Feb. 27 (Bloomberg) -- The U.S. State Department’s inspector general said the agency’s selection of a contractor to write an environmental review of the Keystone XL pipeline didn’t violate federal conflict of interest rules, a finding that removes another hurdle for the long-delayed project.
Environmental groups including Friends of the Earth had alleged that the contractor, Environmental Resources Management, didn’t disclose financial ties to TransCanada Corp., the Calgary-based pipeline company that is proposing to build Keystone.
A months-long review didn’t back-up the claims. The process used to select ERM “substantially followed its prescribed guidance and at times was more rigorous” than required, assistant inspector general for audits Norman Brown said in a letter yesterday to State Department officials overseeing the Keystone review.
Critics wanted the State Department to throw out the environmental assessment released last month over the conflict question. The environmental report found Keystone wouldn’t be a major contributor to greenhouse gas emissions.
Keystone opponents decried the inspector general findings.
“The real scandal in Washington is how much is legal,” said Bill McKibben, co-founder of 350.org, an environmental group working against Keystone. “This process has stunk, start to finish.”
Spokeswoman Jen Psaki said in a statement that the State Department is “pleased” with the report from the inspector general.
The results of the environmental assessment, released Jan. 31, are important because President Barack Obama has said he wouldn’t approve Keystone if it would significantly contribute to global carbon dioxide emissions. Obama told U.S. governors during a Feb. 24 meeting at the White House that he expects to make a decision on the project in the next couple of months.
The pipeline would connect Alberta oil sands with U.S. Gulf Coast refineries. The $5.4 billion project has become a symbol of the divide over energy and economic development and addressing the risks associated with climate change.
Environmentalists say Keystone would encourage mining of the type of heavy crude found in the oil sands, which releases more greenhouse gases than the production of other forms of oil. Supporters say the project will create thousands of construction jobs and improve U.S. energy security.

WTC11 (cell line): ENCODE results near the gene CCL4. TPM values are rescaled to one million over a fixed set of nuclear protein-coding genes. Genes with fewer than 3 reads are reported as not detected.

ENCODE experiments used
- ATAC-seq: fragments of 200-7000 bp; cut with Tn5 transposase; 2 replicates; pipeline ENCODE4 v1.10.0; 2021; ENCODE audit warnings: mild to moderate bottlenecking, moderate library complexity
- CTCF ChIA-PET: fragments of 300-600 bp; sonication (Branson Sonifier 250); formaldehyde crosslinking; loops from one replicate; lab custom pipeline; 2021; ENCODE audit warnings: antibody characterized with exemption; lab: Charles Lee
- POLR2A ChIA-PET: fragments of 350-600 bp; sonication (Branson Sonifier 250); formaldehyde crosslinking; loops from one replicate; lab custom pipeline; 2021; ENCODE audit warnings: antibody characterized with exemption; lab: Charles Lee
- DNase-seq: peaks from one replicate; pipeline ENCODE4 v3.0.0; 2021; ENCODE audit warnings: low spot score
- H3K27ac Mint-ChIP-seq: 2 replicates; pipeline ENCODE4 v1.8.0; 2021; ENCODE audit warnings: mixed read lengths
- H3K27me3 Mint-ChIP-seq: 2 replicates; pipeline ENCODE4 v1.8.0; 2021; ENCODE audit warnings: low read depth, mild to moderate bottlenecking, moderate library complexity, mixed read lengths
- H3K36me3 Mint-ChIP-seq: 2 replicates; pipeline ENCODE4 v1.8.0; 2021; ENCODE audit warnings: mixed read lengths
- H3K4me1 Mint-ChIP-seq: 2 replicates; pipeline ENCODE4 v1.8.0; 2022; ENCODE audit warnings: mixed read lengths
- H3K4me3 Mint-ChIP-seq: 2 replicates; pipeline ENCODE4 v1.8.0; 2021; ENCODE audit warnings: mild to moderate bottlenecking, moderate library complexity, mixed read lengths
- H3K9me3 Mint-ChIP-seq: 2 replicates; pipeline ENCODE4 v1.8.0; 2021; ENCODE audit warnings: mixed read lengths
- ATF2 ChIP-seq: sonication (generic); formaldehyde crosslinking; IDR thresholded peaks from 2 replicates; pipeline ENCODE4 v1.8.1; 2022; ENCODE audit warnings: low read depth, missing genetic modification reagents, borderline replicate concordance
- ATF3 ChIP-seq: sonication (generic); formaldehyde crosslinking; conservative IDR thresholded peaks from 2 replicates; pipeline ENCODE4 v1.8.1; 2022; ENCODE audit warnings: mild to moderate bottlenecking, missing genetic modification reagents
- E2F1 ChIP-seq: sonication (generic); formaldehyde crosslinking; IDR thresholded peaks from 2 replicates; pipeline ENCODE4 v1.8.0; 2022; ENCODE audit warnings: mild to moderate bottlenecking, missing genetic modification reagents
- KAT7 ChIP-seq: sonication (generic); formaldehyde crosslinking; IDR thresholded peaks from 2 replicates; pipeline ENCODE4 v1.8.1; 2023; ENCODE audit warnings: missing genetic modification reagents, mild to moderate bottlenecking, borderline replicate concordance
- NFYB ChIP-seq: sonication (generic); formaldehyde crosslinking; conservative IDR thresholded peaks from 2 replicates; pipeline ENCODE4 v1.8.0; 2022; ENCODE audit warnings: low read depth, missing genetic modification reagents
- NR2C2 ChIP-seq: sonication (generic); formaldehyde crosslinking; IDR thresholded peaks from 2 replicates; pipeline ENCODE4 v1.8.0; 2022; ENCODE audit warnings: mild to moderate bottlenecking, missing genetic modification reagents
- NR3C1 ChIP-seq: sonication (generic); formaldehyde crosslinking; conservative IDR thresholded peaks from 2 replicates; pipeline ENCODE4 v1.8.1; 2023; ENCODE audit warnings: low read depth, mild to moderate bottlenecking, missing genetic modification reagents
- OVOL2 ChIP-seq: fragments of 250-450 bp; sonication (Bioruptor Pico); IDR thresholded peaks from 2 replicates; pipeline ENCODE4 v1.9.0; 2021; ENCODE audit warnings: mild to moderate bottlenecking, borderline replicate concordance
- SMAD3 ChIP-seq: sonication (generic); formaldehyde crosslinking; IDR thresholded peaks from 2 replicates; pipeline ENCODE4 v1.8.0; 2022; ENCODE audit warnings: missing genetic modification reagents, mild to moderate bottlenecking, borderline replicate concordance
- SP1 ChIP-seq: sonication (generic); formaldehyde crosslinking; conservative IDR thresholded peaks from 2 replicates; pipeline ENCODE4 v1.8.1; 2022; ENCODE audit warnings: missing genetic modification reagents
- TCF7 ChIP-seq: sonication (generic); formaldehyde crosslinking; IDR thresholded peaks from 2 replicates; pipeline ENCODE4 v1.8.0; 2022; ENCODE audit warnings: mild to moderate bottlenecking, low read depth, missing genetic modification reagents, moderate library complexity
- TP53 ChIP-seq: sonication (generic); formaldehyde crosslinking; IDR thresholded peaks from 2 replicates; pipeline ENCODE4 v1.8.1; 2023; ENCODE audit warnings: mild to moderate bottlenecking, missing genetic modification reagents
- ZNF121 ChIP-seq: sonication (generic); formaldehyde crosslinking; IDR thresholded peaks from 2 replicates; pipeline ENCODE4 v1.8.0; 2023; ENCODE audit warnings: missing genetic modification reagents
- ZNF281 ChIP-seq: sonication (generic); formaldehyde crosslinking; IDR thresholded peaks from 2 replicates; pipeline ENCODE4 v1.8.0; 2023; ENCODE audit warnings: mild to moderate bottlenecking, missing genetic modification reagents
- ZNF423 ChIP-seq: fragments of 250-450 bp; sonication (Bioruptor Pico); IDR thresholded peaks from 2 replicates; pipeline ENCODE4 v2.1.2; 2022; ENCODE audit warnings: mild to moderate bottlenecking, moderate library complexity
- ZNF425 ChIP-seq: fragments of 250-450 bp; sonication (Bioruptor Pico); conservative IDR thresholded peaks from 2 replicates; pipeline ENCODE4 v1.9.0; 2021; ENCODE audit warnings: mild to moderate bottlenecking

ERM said in its application in June 2012 to work on the Keystone environmental assessment that it hadn’t had an existing contract or working relationship with TransCanada for the previous three years. After winning the job, ERM disclosed a subsidiary had done work on a project that was jointly owned by TransCanada and Exxon Mobil Corp. called the Alaska Pipeline Project.
Brown said ERM “did not provide a complete response” on its application about its financial ties to TransCanada through the Alaska Pipeline Project.
“However, ERM included in other parts of its proposal and supplemental submissions all of the information, including identification of its other clients and work, sought by the department for its conflict of interest analysis,” the inspector general review said.
While the State Department met the requirements for documenting its contractor-selection process, the agency’s review could be improved with additional documentation and public disclosure, according yesterday’s report.
The inspector general’s recommendations include updates to describe the conflict-of-interest guidelines in greater detail and establishing steps for the public release of information.
The State Department is reviewing whether Keystone, first proposed by TransCanada in 2008, is in the U.S. national interest. The department is responsible for reviewing the application because the project would cross an international border.
Secretary of State John Kerry will make a recommendation to Obama after weighing factors including Keystone’s environmental, diplomatic and economic impacts.
Kerry said yesterday that he is “now entering a very intensive evaluation” of the pipeline.
“Really right now, I’m doing my due diligence,” Kerry said during a roundtable discussion with reporters at the State Department in Washington. “I just want to look at the arguments, and all that’s been done. I haven’t done it yet -- purposeful, stayed away from it, which is what I was supposed to do. And now I’m entering a very intensive evaluation.”
Critics of Keystone said they remain optimistic the project would be blocked by the administration.
“The hundreds of thousands of people across the country who oppose Keystone XL will continue to mobilize in opposition to the pipeline tomorrow and the next day; their concerns go far beyond anything the IG report will address,” Rachel Wolf, a spokeswoman for the All Risk, No Reward Coalition, which includes landowners and environmental groups opposed to the pipeline, said in an e-mailed statement yesterday.
A spokesman for House Speaker John Boehner, an Ohio Republican, said the inspector general report provides further support for the approval of Keystone.
“Another day and another government report that finds no reason to continue blocking this common-sense, job-creating project,” Brendan Buck, the spokesman, said in a statement.
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